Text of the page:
Judy Tenuta, A Loud Love Goddess Comic, Passes Away At Age 72

Judy Tenuta, A Loud “Love Goddess” Comic, Passes Away At Age 72

Judy Tenuta, a brazen stand-up comedian who jested billed herself as the “Love Goddess” and toured with George Carlin during the 1980s peak of comedy, passed away on Thursday. She was 72. According to publicist Roger Neal, Tenuta passed away on Thursday afternoon at home in Los Angeles with her family by her side. Ovarian cancer was the death’s cause.

It was always a “great time to be around her,” Neal remarked. “She was a very witty, amazing performer,” Tenuta claimed to have been born on November 7, 1965, but according to Neal, she was actually born in 1949. She was a traditional woman who would never reveal her true age, but now that she is no longer with us, we can.

Her heart-shaped face and bouffant hair, which had a flower accent, gave off the appearance of sweetness and purity, but her harsh, gravelly voice and acerbic humour—which included expletives—quickly destroyed that impression. She referred to the accordion she included in her act as “an instrument of love and submission.”

She was one of a generation of comics who helped live comedy become more popular in clubs around the country, such as the Comedy Store in Los Angeles, Laff Stop in Houston, and Caroline’s in New York City. Tenuta and other women were able to succeed in a traditionally male-dominated industry.

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“I was deeply saddened to learn of the demise of my beautiful friend Judy Tenuta, a dear, a close friend. Weird Al Yankovic, who collaborated with her on his 1990s TV series and a 2006 music video, tweeted, “I can’t believe she’s gone. The goddess of Earth has truly been lost.

One of a kind wrote “Spinal Tap” star Michael McKean in a tweet. Damn.” In the 1987 HBO special “On Location: Women of the Night,” Tenuta co-starred with Ellen DeGeneres, Rita Rudner, and Paula Poundstone, and attracted widespread acclaim.

Tenuta competed against Jerry Seinfeld for the title of best male comedy club performance in the 1988 “American Comedy Awards” TV special. Robin Williams, Lily Tomlin, and Bette Midler were among those who received awards for their club or cinematic work in that same year. The gold lamé-wrapped, gum-chewing Tenuta, who received her prize from Carlin, wisecracked, “I would trade it in a minute if I could simply be a wife and mother.”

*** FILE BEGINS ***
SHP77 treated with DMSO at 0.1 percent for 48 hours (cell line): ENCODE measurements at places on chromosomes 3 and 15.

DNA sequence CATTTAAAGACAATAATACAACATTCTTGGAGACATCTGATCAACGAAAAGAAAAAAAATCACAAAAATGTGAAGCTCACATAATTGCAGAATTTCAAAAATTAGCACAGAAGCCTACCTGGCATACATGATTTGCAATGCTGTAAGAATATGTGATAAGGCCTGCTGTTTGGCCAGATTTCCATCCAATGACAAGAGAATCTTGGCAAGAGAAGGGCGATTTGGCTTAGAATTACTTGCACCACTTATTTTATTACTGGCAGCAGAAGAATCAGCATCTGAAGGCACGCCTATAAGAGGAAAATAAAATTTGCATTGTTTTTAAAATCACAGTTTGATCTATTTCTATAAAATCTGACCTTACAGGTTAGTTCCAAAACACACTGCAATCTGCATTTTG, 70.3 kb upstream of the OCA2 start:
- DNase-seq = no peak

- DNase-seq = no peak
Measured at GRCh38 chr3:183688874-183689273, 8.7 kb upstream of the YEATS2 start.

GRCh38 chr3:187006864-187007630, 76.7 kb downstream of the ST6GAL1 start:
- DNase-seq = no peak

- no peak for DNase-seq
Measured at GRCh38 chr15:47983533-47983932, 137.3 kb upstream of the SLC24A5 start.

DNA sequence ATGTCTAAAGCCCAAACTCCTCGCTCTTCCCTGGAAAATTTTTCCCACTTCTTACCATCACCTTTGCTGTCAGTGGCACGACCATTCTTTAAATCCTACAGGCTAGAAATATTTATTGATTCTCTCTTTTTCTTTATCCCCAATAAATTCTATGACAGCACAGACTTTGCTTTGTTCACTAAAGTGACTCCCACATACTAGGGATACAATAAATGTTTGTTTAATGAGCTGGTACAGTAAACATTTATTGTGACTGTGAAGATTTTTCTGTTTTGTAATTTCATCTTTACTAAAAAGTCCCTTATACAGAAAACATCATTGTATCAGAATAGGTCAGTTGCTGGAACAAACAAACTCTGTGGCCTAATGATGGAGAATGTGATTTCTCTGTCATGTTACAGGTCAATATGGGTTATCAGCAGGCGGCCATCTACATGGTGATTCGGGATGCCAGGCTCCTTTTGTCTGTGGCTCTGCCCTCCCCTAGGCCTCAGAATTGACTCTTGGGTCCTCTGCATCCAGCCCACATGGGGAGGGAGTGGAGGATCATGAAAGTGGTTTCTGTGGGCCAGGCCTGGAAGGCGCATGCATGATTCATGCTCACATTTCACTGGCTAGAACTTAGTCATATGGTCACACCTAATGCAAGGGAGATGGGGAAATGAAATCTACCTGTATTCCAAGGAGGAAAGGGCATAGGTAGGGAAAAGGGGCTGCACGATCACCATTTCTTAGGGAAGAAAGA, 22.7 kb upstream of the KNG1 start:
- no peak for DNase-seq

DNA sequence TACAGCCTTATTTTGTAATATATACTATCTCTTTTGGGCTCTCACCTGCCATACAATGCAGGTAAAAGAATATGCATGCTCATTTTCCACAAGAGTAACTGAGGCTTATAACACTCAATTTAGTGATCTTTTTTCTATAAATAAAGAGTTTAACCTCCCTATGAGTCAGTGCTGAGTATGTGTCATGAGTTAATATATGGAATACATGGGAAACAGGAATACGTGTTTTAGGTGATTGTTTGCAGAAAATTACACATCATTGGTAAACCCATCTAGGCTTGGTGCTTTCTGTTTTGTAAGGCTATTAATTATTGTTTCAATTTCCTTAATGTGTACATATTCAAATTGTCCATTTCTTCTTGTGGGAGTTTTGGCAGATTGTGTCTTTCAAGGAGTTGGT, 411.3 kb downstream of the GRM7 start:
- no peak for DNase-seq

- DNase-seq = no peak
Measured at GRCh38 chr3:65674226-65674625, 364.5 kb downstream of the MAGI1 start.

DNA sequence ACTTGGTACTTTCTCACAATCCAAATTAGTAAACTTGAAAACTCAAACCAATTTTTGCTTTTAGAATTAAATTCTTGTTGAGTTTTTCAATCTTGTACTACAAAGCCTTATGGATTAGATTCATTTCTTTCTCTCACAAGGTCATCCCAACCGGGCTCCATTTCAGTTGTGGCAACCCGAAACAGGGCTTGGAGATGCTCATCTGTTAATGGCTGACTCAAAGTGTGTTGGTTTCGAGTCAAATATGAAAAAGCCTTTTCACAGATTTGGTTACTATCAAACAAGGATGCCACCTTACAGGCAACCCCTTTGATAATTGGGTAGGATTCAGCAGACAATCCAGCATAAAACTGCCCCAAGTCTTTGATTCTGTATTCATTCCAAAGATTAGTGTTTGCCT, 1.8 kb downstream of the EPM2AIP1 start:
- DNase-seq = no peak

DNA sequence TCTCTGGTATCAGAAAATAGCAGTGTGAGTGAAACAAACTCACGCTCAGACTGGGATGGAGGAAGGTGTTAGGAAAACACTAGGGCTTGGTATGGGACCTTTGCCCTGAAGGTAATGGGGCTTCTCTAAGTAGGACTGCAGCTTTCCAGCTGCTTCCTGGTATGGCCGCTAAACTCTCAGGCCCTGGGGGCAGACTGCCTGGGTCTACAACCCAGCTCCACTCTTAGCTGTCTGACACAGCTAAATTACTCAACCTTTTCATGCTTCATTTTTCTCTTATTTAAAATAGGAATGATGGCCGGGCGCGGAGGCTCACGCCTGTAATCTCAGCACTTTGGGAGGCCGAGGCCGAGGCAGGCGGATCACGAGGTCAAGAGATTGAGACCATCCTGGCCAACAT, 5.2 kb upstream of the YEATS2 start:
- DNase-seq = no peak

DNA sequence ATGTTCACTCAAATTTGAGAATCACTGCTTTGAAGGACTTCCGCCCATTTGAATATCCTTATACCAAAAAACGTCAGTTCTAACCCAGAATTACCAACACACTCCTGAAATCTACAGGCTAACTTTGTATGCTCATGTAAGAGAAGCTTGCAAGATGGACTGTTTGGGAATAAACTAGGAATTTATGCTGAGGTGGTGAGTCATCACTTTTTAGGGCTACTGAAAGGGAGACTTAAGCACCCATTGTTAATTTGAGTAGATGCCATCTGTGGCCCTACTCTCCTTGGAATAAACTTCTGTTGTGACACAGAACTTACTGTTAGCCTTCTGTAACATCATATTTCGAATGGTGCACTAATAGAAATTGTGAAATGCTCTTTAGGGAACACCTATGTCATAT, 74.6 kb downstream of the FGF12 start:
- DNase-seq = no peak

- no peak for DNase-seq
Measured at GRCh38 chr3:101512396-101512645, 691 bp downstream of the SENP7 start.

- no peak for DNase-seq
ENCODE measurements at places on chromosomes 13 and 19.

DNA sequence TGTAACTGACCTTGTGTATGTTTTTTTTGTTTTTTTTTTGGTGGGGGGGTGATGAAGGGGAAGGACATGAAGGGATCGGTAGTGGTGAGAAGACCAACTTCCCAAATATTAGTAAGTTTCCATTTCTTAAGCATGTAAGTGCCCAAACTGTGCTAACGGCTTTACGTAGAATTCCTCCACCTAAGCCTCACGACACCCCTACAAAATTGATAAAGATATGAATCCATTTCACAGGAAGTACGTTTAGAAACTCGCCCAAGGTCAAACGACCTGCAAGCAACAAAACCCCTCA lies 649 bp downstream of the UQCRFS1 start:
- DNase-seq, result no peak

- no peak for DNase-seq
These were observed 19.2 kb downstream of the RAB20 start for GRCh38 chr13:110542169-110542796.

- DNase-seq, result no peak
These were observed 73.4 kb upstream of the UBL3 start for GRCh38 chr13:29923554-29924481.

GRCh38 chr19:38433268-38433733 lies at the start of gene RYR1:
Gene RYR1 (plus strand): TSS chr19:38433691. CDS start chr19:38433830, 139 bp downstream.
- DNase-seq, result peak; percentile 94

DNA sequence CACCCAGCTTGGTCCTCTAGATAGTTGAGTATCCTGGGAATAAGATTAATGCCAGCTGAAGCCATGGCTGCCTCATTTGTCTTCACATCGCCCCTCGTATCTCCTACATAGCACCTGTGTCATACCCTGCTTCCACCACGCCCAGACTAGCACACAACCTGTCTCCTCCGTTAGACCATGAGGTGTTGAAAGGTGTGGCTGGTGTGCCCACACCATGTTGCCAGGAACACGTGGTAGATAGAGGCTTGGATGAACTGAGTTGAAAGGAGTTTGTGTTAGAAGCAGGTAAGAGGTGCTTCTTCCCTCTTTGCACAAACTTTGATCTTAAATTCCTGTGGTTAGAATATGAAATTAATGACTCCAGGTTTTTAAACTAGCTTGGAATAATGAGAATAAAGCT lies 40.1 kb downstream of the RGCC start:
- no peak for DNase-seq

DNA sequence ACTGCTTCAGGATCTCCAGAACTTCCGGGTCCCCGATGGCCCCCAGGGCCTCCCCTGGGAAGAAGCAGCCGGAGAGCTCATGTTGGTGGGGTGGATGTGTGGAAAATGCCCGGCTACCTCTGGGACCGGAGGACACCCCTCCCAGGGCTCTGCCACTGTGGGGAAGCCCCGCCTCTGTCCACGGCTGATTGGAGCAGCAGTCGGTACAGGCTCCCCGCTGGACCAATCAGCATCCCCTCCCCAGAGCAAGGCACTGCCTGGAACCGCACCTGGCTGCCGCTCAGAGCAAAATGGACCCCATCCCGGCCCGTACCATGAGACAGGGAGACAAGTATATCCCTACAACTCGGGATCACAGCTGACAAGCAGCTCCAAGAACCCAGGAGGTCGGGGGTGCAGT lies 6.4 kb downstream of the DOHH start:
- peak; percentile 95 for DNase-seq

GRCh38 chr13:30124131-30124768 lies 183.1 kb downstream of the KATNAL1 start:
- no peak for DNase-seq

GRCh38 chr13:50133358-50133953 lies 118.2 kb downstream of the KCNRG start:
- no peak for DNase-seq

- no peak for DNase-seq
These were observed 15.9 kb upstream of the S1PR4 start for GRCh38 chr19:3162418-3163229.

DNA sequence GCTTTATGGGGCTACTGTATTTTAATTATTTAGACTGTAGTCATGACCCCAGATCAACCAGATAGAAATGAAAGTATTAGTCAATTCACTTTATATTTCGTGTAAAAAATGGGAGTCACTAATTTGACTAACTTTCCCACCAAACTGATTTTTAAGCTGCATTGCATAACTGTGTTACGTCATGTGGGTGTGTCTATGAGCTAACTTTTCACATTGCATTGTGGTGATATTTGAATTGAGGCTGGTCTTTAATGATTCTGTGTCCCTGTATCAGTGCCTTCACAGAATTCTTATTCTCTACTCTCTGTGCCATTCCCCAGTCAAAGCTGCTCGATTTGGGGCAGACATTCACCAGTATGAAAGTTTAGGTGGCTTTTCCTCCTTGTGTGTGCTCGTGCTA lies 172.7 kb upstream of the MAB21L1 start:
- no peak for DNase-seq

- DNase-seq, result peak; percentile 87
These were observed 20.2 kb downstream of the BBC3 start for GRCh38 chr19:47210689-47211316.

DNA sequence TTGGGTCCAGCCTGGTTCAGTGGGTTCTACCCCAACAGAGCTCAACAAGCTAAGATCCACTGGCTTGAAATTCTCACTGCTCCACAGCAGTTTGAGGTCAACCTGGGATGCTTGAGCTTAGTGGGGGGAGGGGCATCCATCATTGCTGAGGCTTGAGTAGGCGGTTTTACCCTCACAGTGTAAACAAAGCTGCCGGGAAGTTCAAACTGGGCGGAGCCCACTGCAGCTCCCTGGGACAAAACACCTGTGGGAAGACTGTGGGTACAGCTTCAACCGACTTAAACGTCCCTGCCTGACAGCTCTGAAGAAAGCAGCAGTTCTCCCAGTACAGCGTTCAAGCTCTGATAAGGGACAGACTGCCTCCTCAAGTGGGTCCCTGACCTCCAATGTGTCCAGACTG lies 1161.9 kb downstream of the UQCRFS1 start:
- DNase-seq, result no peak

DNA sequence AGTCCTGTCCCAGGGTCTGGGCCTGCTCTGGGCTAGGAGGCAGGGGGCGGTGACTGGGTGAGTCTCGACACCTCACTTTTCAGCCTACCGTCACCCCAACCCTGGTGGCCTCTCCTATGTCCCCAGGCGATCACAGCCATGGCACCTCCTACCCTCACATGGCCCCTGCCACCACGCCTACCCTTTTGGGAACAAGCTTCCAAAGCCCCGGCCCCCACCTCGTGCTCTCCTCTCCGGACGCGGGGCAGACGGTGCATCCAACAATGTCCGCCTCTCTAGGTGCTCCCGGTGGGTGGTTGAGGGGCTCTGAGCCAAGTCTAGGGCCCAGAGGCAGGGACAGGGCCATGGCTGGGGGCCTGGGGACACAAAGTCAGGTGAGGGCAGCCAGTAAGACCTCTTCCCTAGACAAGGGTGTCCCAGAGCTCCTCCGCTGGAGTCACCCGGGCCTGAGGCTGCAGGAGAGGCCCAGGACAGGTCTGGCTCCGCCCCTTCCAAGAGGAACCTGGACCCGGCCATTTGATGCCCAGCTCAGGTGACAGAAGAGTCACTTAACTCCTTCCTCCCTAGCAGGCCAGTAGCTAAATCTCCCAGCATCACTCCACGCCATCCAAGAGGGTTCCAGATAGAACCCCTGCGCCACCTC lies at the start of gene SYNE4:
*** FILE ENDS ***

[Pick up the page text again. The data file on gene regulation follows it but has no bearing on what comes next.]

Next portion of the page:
She frequently appeared as a guest on game shows, late-night talk shows, and radio shock jock Howard Stern. The Weird Al Show and “Space Ghost Coast to Coast” were just a couple of the diverse roles and voiceovers she has appeared in. She performed in “The Vagina Monologues” in Chicago and Los Angeles.

Tenuta received back-to-back nominations for the Grammy Award for best-spoken word comedy album in 1995 and 1996 for “Attention Butt Pirates and Lesbetarians” and “In Goddess We Trust.” She participated in pride events, supported LGBTQ rights, and had ardent followers in the queer community. As a Judaism ordained minister, she advertised on her website that she was “available for same-sex marriages!”

Tenuta attended Catholic schools while growing up in the Chicago suburb of Maywood, including one she dubbed “St. Obnoxious and Bondage.” She described herself as the “isolated, little flower” in a Catholic family with six brothers. Petite Flower became one of her stage identities.

She did odd jobs after finishing college, such as packing meat and taking an inventory at a store that sold Catholic religious apparel. In an interview with The Associated Press in 1989, Tenuta claimed, “I got fired because they caught me trying the item on. “So when the boss entered, I imagine he became quite agitated. I responded, “Well, pig, I have to see if they look okay. I’m attempting to change things for these broads.

Before beginning her solo standup career, Tenuta joined the Second City comedy group in Chicago. Tenuta claimed that despite her eccentric attire and odd stage presence, the majority of people understood her act—which included the egocentric “Judaism” religion—right away.

“I’m the only one who can express discontent in my religion. My religion allows you to temporarily put your issues aside in order to think about mine, she told the Associated Press.